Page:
Bifacial solar panels can generate power from both sides of the panel, and thus, increase the total energy generated by a solar module. Traditional solar panels, on the other hand, are monofacial, as they come with opaque backsheets, which allows solar energy to be trapped only by one side. As a consequence, bifacial panels are fast becoming popular for both home and office installations. These panels also offer a greater degree of durability because both sides are UV resistant. Moreover, frameless bifacial solar modules reduce concerns related to potential-induced degradation (PID).
Installing bifacial solar panels on a highly reflective surface, such as a white TPO roof, or on a ground with light colored stones can help increase energy generation up to 30 percent, in comparison to monofacial panels. In addition, since more power can be generated, bifacial panels also lead to a reduction in Balance of Systems (BOS) costs.
Bifacial solar panels are available in various designs. The following are some of the design variants of bifacial modules:
- Framed bifacial panels
- Frameless bifacial panels
- Bifacial panels with dual glass
- Bifacial panels that use clear backsheets
- Monocrystalline design solar cell panels
- Polycrystalline design solar cell panels
It is important to note that there are frameless, dual glass modules, which expose the backside of the cells, but are not bifacial panels in the true sense of the term. What distinguishes true bifacial panels from these frameless, dual glass modules panels is that the former have contacts/bust bars on both the back and front sides of their cells.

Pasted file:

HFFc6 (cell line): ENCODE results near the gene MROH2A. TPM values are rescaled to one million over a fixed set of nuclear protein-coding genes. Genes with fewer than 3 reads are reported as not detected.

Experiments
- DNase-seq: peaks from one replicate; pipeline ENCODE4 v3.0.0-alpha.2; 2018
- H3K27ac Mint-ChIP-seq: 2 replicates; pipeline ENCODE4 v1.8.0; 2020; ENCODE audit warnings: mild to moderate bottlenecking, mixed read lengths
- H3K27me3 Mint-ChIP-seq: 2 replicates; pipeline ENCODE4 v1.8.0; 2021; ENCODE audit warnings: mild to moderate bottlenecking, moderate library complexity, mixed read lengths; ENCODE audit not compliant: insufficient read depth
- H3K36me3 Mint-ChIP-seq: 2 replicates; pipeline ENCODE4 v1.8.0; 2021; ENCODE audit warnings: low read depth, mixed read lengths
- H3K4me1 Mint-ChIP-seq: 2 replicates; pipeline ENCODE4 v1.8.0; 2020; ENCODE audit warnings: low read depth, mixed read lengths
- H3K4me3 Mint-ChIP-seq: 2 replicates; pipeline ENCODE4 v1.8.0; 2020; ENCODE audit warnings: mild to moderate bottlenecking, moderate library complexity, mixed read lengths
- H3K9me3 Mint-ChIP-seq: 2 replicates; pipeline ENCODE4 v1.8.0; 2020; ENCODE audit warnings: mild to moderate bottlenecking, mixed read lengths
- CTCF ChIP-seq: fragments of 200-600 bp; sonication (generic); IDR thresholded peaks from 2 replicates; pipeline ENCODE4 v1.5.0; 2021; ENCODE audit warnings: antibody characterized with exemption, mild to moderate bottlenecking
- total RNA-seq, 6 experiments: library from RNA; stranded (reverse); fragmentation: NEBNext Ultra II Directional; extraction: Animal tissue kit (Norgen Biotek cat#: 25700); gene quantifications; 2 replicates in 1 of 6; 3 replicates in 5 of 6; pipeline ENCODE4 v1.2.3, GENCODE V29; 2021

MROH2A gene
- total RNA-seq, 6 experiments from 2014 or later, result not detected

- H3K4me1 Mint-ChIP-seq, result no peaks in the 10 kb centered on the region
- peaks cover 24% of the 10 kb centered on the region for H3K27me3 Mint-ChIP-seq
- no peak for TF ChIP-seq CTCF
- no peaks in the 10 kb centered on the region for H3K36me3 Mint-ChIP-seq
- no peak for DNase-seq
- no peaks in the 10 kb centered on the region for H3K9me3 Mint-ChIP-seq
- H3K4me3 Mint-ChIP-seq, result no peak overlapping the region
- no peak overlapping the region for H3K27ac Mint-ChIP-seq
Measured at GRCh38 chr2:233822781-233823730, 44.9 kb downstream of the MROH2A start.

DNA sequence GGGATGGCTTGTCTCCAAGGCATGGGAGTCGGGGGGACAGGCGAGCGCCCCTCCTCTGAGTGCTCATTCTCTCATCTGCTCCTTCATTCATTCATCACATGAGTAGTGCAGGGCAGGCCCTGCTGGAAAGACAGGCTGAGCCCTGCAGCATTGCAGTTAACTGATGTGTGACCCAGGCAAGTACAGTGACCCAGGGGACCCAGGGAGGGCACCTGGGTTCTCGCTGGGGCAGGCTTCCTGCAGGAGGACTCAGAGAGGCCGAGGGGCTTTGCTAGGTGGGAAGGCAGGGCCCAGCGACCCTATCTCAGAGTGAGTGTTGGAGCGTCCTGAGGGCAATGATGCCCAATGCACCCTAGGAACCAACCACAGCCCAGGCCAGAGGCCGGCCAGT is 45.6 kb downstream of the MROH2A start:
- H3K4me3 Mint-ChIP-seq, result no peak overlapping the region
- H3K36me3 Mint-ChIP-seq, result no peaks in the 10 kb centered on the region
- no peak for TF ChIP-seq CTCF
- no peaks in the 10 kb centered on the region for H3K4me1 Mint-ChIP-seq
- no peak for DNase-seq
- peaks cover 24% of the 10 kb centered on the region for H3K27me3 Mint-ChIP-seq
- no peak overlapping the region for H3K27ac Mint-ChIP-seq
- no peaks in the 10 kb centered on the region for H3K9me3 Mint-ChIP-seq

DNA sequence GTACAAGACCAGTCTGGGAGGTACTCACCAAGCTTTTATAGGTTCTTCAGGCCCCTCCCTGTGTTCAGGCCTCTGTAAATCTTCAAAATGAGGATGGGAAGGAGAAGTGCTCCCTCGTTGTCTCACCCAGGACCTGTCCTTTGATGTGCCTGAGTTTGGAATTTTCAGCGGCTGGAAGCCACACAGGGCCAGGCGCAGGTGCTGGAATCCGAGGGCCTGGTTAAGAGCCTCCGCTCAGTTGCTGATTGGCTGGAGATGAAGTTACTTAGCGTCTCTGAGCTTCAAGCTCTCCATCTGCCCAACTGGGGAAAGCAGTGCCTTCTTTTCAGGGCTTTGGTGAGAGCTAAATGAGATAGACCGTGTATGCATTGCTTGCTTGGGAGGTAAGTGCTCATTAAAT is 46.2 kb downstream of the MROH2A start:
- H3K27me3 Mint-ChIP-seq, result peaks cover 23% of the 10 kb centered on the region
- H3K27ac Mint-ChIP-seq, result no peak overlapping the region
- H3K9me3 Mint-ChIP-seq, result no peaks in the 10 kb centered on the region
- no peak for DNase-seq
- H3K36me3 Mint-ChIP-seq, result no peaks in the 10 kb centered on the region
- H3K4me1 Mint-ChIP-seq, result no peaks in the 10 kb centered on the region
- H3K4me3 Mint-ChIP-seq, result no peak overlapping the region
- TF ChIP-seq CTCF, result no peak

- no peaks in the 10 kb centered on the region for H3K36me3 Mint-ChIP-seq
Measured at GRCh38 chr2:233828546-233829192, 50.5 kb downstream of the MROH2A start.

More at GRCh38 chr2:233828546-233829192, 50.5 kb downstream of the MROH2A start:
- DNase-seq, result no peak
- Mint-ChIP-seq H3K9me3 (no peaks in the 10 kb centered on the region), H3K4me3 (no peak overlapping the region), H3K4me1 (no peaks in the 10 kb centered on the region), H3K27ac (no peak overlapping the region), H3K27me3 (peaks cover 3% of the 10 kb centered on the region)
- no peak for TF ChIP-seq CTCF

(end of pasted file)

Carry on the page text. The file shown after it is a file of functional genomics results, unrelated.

How do bifacial solar panels work?
The top solar cells of a bifacial solar panel work along the same principle as any conventional, monofacial panel. They face the sun directly, and capture sun rays directly by absorbing only certain wavelengths. IThe bottom solar cells, however, have a slightly different operating principle. They absorb the light that is reflected off the ground surface. This light is known as albedo light. Since white or light colours offer a better reflection than dark colours, it is advisable that you should paint the surface of the roof white or silver. A concrete driveway under the panels can also be a good option, and is capable of producing a similar effect. Some studies have shown that white surfaces reflect more than 80 percent of albedo light (By comparison, grass only reflects 23 percent of albedo light).
Besides, the use of superior silicon in monocrystalline solar cells is preferred, as it optimizes the operation of the underside cells. Monofacial solar panel systems are placed in racks parallel to the ground surface for optimum performance, because that way, the maximum amount of sunlight is captured. However, bifacial panels work differently, and thus, they must be angled correctly on the roof or ground at varying degrees for optimum energy production.
Are bifacial solar panels worth it?
Bifacial solar panels offer a great deal of advantages over the monofacial solar panels. Following are some of the advantages and disadvantages of bifacial solar panels:
Advantages of Bifacial Solar Panels
- Ability to generate a greater amount of energy, while consuming no extra space than any regular monofacial panel. This means a further reduction in carbon footprints.
- Ability to produce electricity from reflection of sunlight on the surface, alongside producing electricity using the direct sun rays.